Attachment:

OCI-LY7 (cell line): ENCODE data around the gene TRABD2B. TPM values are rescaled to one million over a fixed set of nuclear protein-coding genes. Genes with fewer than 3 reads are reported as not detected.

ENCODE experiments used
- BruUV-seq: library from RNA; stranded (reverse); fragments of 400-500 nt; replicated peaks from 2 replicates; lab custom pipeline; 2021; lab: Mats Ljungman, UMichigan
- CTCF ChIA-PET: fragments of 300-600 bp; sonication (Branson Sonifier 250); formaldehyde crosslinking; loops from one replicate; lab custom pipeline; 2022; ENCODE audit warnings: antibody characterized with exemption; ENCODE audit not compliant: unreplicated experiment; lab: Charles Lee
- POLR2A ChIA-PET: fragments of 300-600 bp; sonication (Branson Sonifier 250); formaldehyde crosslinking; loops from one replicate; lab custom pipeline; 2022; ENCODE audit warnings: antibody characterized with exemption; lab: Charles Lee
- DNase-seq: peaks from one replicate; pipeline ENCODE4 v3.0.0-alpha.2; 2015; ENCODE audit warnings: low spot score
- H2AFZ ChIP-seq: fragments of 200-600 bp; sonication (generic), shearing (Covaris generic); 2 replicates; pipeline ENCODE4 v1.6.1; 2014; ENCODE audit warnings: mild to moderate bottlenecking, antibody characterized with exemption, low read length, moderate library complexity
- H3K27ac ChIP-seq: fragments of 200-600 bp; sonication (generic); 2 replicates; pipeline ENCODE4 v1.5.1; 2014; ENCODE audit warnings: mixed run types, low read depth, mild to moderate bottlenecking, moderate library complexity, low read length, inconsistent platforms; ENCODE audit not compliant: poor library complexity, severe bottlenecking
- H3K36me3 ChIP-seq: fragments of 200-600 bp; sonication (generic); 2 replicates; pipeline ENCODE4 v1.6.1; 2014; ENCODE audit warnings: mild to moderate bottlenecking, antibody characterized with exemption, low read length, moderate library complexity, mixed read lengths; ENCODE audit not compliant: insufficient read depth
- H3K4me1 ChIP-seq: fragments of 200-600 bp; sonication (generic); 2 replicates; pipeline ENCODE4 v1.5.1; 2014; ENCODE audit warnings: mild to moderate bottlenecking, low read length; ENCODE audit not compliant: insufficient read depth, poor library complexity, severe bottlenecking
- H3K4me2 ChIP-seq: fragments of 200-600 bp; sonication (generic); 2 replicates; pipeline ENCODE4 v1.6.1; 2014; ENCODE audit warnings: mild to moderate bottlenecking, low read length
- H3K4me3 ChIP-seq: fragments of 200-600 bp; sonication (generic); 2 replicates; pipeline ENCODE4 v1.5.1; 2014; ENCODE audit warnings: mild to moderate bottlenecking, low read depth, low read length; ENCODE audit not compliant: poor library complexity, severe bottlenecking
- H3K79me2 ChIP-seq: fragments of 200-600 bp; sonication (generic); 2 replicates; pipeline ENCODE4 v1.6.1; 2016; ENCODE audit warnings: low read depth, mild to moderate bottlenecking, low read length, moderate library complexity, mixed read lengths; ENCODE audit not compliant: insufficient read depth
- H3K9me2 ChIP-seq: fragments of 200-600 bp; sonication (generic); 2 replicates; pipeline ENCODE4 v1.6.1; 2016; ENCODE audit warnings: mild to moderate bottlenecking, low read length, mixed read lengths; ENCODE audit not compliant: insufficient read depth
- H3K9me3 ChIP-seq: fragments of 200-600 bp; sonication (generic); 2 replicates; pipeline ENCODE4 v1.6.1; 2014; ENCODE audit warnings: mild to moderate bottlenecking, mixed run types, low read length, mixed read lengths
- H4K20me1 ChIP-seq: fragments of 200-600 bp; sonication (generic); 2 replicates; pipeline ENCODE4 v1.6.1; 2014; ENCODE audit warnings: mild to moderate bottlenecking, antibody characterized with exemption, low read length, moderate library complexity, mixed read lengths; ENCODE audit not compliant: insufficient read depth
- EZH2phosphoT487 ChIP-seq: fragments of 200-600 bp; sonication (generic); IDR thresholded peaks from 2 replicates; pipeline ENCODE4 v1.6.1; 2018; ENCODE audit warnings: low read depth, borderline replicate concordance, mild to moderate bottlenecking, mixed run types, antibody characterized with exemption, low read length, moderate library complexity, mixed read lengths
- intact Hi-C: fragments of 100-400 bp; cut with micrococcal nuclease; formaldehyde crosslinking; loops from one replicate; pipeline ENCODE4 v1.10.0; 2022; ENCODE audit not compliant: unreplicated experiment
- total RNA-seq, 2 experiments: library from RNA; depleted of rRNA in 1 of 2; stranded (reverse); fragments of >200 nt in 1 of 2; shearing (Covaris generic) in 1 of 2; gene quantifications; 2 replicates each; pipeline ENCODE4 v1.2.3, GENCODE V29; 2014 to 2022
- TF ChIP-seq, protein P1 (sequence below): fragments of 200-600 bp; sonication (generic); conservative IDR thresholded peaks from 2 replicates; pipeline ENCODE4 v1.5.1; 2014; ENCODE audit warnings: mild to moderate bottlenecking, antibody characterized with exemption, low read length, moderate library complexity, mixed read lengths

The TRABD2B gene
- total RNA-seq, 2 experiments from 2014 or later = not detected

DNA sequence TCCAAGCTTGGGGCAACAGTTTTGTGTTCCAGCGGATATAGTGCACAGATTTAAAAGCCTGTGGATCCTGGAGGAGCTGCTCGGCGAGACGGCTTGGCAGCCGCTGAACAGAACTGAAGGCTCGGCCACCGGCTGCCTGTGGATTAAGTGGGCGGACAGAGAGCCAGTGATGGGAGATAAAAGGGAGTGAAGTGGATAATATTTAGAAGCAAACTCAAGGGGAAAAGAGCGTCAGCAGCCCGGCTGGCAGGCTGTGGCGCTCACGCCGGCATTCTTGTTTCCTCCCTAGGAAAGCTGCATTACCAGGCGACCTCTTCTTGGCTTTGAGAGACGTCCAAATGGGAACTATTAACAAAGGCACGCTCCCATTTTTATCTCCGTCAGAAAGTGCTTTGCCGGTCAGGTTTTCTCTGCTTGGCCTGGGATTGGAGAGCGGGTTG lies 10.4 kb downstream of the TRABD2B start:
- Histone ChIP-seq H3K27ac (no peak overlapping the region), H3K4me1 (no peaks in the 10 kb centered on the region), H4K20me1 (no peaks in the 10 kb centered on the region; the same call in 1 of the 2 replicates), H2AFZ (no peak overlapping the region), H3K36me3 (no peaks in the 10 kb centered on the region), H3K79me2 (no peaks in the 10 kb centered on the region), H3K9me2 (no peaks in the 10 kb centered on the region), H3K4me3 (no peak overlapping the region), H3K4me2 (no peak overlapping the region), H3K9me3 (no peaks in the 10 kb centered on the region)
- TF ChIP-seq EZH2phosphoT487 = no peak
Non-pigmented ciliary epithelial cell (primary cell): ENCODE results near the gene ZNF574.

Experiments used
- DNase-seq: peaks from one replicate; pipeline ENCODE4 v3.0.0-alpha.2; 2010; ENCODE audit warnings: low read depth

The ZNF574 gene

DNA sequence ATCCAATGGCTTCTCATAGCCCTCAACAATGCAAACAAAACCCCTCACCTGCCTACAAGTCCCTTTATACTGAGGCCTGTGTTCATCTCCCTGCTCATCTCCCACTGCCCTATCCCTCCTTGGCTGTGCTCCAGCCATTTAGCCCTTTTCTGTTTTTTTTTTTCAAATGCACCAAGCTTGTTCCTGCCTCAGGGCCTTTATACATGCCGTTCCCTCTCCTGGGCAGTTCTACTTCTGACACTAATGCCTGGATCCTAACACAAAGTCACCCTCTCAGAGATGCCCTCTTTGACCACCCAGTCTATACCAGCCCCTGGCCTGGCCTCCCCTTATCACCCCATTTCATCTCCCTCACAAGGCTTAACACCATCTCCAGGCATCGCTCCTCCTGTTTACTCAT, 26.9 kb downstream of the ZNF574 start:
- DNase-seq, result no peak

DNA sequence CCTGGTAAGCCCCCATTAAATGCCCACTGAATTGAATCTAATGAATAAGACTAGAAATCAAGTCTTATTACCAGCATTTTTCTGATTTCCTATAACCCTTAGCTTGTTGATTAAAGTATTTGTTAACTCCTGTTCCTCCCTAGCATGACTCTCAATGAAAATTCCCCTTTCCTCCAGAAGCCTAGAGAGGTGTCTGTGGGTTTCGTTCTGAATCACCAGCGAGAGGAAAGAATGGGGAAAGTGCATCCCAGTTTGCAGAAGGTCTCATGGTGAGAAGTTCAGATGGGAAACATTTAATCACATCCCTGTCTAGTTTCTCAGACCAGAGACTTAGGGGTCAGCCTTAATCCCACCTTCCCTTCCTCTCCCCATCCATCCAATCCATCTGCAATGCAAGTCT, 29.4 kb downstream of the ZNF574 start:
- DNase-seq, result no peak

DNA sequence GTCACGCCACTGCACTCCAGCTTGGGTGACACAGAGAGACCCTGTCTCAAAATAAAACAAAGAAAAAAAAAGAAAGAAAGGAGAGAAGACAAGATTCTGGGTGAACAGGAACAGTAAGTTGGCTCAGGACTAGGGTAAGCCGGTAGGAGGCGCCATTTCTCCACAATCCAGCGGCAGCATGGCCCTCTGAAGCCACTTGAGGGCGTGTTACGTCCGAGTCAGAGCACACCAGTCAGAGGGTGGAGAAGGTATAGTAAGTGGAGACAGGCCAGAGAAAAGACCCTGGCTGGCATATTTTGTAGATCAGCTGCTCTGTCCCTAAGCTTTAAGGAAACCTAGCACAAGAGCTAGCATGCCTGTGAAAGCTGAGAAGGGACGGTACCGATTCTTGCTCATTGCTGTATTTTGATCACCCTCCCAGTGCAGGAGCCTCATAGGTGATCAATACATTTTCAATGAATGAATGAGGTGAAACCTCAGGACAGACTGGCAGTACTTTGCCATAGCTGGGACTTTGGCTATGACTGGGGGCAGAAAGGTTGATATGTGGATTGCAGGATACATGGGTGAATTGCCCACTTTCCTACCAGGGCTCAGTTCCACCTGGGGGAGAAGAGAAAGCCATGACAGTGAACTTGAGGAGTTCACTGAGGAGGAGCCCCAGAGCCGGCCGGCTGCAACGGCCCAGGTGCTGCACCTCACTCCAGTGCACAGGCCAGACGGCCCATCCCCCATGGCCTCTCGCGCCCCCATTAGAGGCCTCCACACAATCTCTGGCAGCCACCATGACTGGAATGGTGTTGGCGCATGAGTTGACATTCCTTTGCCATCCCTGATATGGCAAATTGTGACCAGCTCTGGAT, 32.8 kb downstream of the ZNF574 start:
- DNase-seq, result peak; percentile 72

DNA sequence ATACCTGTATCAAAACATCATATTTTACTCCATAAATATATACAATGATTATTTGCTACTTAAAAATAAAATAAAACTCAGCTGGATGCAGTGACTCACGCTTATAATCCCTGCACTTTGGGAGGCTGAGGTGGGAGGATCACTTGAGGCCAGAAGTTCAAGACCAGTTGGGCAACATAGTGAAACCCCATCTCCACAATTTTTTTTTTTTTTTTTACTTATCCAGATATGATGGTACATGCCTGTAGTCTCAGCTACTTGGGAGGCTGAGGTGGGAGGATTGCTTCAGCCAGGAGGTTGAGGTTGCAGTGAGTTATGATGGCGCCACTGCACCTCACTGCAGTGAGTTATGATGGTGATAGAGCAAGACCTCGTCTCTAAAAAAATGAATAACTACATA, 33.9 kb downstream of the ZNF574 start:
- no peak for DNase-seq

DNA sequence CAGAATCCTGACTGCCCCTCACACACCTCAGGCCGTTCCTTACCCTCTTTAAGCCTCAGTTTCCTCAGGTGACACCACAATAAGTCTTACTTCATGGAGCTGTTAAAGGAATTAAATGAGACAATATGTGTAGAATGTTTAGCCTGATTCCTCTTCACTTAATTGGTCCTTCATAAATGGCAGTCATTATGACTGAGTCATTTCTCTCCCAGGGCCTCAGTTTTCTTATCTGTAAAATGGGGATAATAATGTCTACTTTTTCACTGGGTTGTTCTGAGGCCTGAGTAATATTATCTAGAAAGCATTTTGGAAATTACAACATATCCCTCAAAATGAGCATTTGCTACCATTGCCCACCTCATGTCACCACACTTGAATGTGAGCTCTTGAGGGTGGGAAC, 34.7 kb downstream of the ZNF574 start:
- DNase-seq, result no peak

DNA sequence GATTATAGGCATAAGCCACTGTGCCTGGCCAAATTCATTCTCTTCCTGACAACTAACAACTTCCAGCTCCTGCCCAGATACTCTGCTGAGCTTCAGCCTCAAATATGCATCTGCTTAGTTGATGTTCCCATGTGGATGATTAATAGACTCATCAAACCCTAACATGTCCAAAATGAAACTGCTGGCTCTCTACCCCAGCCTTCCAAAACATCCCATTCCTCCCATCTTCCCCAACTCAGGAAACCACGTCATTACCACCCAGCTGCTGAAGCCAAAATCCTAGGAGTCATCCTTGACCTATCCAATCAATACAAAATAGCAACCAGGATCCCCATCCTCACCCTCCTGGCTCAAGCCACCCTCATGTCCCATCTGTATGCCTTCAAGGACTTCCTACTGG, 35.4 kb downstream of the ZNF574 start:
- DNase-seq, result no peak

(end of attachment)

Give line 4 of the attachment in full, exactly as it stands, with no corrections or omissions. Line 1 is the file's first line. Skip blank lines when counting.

- CTCF ChIA-PET: fragments of 300-600 bp; sonication (Branson Sonifier 250); formaldehyde crosslinking; loops from one replicate; lab custom pipeline; 2022; ENCODE audit warnings: antibody characterized with exemption; ENCODE audit not compliant: unreplicated experiment; lab: Charles Lee